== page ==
The landscape of Snowdonia may be lush and nature-rich, but that’s not to say man hasn’t had a hand in shaping it. Here are five great Snowdonia attractions with an emphasis on industrial heritage.
With its lush, wildlife-rich landscape of endless countryside it’s easy to forget that Snowdonia has a rich industrial heritage. Slate, wool, copper, gold – all have played their part in Snowdonia’s industrial heritage, and in many cases continue to do so.
If you’re interested in getting a feel for the role industry has played in Snowdonia’s history, there are several excellent industrial heritage attractions worth visiting. Here’s a handful of our favourites.
The National Slate Museum
The Dinorwic Quarry closed in 1969, but if you visit today it’s as if the workers have laid down their tools for a spot of lunch and will be back shortly.
A visit to the National Slate Museum is fascinating for all the family. You’ll get to explore the workers’ homes and workshops, and learn about their lives and the hardships they (and the slate industry) faced. This museum isn’t just about artefacts; it’s very much about real people.
Look out also for the talks and demonstrations, including slate splitting, blacksmithing and carpentry. There are special events throughout the year, so keep an eye on the National Slate Museum website before you visit, to see what’s on.
Trefriw Woollen Mills
Originally, Trefriw Woollen Mills was a ‘pandy’ (a fulling mill) and used the fast running waters of the River Crafnant to drive the waterwheels and wash the wool.
After operating for thirty years, the mill was bought in 1859 by Thomas Williams – and is still owned and operated by his descendants.
When you visit the mill you’ll be able to browse the shop and buy goods that have been made on-site, but the real fun starts when you visit the workshops and see the machinery in action. There are hydro-electric turbines and Dobcross looms, and at the right time of year you can see spinning demonstrations and even have a go at weaving on a hand loom. Entry is free but seasonal opening hours are in operation – see the Trefriw Woollen Mills website for details.
Llechwedd Slate Caverns
Llechwedd Slate Caverns, near Blaenau Ffestiniog, is a fantastic attraction for all the family. Here you’ll learn about Snowdonia’s slate industry again – but this time, from the point of view of a twelve year old boy who worked at Llechwedd in Victorian times. There are two underground tours: the deep mine tour, which takes you on a train journey some 500ft underground, and the miners’ tramway tour, where you’ll ride a little yellow train called Dewi!
The underground tours are fantastic – they’re exciting as well as interesting – but what else is there to do at Llechwedd?
The workshops are worth a visit; you can even order a personalised slate house name plate in the morning before you start your tour, and collect it in the afternoon when your tour’s finished. There’s a children’s play area and mini-tour; and there are some excellent shops (including a Victorian sweetshop) and a cafe serving good home cooked food (including a local speciality, ‘lobscows’ – a hearty stew of meat and vegetables).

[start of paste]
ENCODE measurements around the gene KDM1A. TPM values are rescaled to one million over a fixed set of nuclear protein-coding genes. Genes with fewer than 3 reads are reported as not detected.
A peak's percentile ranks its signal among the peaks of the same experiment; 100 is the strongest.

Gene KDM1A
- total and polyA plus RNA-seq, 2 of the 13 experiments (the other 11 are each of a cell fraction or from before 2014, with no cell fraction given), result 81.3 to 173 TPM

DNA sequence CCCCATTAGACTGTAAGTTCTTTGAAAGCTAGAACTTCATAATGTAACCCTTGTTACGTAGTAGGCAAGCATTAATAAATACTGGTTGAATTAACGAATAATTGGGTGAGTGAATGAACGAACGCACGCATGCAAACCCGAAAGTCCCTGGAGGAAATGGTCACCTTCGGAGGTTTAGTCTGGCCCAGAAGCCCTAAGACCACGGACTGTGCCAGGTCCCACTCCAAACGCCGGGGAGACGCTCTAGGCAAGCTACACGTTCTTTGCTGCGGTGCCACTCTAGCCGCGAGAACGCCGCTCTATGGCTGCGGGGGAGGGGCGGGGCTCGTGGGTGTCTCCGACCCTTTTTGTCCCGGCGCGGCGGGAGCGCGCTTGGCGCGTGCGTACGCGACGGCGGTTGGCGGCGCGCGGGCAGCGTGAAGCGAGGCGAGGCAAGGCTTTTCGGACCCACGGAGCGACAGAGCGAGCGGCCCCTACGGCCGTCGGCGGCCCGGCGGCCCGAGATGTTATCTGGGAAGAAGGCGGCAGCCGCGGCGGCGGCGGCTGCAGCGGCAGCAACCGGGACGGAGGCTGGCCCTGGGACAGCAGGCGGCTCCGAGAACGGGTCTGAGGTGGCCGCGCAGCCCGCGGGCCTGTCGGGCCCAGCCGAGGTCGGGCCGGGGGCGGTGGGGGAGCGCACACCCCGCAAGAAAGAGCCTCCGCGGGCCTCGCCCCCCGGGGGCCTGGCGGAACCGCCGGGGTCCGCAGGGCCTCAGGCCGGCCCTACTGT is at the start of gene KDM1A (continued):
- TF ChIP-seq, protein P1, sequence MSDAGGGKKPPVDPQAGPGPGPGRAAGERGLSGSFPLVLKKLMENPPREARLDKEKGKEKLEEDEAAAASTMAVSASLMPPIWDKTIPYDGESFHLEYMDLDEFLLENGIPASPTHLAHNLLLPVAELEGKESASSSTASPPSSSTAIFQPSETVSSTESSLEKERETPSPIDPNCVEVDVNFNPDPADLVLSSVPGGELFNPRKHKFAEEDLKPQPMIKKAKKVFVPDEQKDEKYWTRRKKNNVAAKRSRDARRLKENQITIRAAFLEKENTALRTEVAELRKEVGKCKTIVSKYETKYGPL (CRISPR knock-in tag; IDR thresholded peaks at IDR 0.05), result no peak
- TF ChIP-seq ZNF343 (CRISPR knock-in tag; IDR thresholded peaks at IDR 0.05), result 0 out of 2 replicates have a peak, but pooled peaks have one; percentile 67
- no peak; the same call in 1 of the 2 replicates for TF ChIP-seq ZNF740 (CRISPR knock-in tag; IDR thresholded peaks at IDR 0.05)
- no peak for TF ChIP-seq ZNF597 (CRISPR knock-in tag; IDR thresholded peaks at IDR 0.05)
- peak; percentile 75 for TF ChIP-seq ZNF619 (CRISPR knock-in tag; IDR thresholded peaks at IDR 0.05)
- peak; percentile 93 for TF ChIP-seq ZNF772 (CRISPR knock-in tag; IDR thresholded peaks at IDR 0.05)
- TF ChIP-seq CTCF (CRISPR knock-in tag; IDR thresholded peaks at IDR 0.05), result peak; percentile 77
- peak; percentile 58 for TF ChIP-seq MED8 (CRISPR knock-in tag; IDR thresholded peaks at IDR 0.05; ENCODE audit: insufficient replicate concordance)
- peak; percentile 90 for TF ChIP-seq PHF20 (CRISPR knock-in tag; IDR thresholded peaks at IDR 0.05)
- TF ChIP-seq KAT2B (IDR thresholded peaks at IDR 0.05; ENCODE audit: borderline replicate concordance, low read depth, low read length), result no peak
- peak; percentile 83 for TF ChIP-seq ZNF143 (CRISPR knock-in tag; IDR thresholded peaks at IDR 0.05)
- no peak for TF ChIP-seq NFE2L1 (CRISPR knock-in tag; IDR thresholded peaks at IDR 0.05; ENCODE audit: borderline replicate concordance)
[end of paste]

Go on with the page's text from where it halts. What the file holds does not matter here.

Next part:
Inigo Jones Slate Works
Yes, slate again! This time it’s Inigo Jones Slate Works, just outside Caernarfon. What’s really great about this attraction is how interactive it all is. During your visit you’ll have the opportunity to try your hand at calligraphy, and engrave a piece of slate that you’ll be able to take home with you.
The self-guided tours are fascinating and fun. There’s a video presentation to start you off, and then you can wander at your own pace through the workshops and see the machinery and crafters at work, and children can take part in a quiz and win a prize made of slate.
The shop at Inigo Jones is well-stocked with slate goods for the home and garden, as well as other Welsh and Celtic-themed gifts, books, music and much more. And there’s also an on-site cafe where as well as having a delicious lunch, you’ll learn about the history of Welsh music (well, it is the ‘Welsh Rock Cafe’ after all!)
Sygun Copper Mine
More underground digging – but this time it’s copper, not slate, that was mined. At Sygun Copper Mine, Beddgelert – a winner of the Prince of Wales Award for tourism – you’ll be amazed at the sight of the glittering veins of gold, silver and copper ore running through the rock.
This is another attraction where the tour is self-guided, and you’ll explore the old mine workings on foot in complete safety. Explore winding tunnels and large chambers, see stalactite and stalagmite formations, and get a fascinating glimpse into life as a Victorian copper miner.
Back above ground, additional activities include a museum, an adventure playground, lake and mountain walks, and for an additional charge gold panning, pottery painting and metal detecting.